Saturday, May 30, 2009

Lead on your lips

Lead in lipstick. This article mentions a couple of brands that do (and do not) contain detectable amounts of lead. For a list of lead-free lipsticks, click here.

Lipstick is hardly the only offender in the cosmetics world. Click here to check other kinds of makeup, including mascara. Some manufacturers add mercury to mascara and other kinds of eye makeup. Minnesota banned these products last year.

It's so exhausting keeping up with all the hidden toxins in products that we put in and on our bodies, but what choice do we have? Because it's unlikely that learning or behavioral problems, or even eventual cancers, would ever be definitively traced back to a specific company's plastic bottle, or to a specific company's BPA-lined alunimum can, or to a specific brand of cosmetics (and that's due in large part that there are so many sources of exposure to these toxins), there's little chance that these companies are ever going to face any kind of financial penalty for cutting costs by using cheap, dangerous chemicals in their products.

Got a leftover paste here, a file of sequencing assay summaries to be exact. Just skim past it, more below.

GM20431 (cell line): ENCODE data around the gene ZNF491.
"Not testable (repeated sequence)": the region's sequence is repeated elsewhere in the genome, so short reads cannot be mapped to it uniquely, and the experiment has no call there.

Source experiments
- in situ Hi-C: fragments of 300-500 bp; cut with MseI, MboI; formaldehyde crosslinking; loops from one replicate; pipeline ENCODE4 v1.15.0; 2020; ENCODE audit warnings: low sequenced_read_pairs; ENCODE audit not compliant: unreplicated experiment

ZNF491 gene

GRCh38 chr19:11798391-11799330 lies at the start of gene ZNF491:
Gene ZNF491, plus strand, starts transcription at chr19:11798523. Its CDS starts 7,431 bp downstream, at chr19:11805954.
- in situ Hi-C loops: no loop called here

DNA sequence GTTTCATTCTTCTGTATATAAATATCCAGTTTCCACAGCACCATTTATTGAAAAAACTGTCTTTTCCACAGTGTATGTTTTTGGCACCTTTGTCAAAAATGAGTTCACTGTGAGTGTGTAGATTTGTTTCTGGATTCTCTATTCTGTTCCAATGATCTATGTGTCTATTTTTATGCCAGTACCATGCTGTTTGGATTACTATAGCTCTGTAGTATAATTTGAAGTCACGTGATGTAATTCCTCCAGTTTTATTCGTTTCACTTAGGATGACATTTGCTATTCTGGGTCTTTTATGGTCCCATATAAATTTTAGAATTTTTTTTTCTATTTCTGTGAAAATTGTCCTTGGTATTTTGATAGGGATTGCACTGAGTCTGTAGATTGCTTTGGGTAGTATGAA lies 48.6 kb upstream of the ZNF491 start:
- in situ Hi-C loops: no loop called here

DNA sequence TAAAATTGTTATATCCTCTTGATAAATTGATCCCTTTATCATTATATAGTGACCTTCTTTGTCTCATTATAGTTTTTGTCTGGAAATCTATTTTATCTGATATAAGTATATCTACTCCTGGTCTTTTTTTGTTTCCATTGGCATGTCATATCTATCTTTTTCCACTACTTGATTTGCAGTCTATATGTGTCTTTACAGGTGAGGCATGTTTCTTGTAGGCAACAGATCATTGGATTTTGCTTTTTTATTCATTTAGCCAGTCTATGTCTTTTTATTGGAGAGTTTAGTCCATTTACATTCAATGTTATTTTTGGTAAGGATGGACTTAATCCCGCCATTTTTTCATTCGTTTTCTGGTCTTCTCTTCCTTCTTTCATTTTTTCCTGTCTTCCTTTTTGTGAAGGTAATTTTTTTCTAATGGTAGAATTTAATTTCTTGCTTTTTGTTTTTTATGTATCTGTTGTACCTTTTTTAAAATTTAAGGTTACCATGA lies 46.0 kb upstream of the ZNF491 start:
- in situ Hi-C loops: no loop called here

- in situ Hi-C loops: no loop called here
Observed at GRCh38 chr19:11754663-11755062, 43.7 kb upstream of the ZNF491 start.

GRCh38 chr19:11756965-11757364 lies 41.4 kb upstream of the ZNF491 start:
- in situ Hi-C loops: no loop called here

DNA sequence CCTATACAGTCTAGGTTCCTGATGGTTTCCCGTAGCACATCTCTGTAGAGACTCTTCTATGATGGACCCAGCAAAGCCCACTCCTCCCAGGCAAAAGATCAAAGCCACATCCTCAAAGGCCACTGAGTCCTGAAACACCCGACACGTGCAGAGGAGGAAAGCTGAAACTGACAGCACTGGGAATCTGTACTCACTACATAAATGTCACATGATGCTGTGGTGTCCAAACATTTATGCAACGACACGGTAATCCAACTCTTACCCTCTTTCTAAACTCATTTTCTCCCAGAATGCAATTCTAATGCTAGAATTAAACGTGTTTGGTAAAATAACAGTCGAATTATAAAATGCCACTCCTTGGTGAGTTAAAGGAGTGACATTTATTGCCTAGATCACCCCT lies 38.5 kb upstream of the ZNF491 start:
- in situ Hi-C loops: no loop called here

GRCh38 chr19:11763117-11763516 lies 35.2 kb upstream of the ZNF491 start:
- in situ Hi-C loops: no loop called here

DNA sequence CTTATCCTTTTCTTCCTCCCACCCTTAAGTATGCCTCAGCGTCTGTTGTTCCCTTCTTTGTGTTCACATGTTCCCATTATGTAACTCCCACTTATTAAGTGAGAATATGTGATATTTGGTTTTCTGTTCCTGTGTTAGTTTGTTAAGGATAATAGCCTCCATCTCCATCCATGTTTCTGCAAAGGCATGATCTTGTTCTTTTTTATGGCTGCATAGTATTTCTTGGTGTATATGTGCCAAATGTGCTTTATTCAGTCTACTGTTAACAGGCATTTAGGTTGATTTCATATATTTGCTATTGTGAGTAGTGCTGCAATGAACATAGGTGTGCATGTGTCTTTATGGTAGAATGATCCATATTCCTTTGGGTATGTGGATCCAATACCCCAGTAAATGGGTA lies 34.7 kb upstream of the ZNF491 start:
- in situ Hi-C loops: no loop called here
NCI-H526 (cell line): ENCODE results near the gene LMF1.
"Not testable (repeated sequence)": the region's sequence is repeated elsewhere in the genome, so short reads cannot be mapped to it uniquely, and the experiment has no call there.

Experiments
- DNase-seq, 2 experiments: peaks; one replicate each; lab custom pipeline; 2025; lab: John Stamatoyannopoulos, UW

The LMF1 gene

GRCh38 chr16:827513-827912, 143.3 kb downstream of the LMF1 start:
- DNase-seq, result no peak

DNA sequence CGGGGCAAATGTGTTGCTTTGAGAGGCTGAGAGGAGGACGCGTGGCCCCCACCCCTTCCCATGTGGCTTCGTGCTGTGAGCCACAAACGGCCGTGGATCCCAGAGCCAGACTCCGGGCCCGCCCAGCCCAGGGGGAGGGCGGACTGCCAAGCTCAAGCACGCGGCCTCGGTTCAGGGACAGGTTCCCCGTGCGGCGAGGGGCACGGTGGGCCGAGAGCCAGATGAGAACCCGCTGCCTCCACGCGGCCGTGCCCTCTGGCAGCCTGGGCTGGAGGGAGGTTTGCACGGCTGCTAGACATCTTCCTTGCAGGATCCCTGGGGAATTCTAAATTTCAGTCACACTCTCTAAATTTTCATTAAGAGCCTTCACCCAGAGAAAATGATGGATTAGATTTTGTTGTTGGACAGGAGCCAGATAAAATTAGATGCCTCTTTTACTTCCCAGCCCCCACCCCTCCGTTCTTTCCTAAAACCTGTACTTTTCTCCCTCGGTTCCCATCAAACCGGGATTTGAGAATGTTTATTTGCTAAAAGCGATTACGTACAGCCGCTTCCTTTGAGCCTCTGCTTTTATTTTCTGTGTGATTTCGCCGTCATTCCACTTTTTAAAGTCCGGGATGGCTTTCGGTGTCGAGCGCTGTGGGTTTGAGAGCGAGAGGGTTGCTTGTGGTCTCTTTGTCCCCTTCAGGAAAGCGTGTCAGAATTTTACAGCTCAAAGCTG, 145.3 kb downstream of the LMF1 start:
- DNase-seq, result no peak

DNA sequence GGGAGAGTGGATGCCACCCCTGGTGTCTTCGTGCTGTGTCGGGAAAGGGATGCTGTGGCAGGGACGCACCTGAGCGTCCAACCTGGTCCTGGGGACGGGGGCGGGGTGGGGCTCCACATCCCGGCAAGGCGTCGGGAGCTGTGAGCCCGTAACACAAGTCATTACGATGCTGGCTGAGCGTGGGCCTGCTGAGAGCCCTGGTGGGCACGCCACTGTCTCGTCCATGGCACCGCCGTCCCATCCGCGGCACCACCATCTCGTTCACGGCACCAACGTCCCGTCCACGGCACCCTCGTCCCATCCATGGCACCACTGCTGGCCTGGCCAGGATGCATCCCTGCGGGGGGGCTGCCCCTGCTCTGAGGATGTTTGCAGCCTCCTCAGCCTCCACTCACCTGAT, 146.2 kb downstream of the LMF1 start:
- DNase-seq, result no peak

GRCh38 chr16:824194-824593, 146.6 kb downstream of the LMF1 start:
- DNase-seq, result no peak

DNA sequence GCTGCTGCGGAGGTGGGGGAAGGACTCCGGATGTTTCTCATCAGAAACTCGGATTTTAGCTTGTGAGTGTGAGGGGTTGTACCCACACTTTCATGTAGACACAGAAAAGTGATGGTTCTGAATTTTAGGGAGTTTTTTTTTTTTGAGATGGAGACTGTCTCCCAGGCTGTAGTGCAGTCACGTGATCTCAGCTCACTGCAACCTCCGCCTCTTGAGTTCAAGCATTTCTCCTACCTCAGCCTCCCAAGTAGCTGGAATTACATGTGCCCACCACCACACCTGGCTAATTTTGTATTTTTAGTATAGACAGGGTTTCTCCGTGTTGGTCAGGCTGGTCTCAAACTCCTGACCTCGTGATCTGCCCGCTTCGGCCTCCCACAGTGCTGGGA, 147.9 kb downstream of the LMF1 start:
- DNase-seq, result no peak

"Sure, it makes people sick or causes learning disabilities, but it does it so gradually that it's extremely unlikely that the cause of the problem would ever be traced back to us." That's what's called an acceptable level of risk. When corporations talk about an acceptable level of risk, they're talking about the likelihood of having to pay huge sums of precious, precious money in fines and punitive damages. But when people talk about an acceptable level of risk, they're talking about their families' health.

Clearly we and they do not share the same primary concerns, so it is up to us to be vigilant, no matter how exhausting it can be to learn of a new risk in a product about which we previously were unconcerned. We can't afford to put our heads in the sand and give up. The only way to encourage companies to offer more healthful products is to vote with our wallets and stop buying products that pose health risks. For example, contrary to the commercial, Snapple didn't just recently discover sugar. It started making iced tea with sugar instead of high fructose corn syrup for a very obvious reason: to make money. The company recognized a demand for products with less "shit" in them, and responded.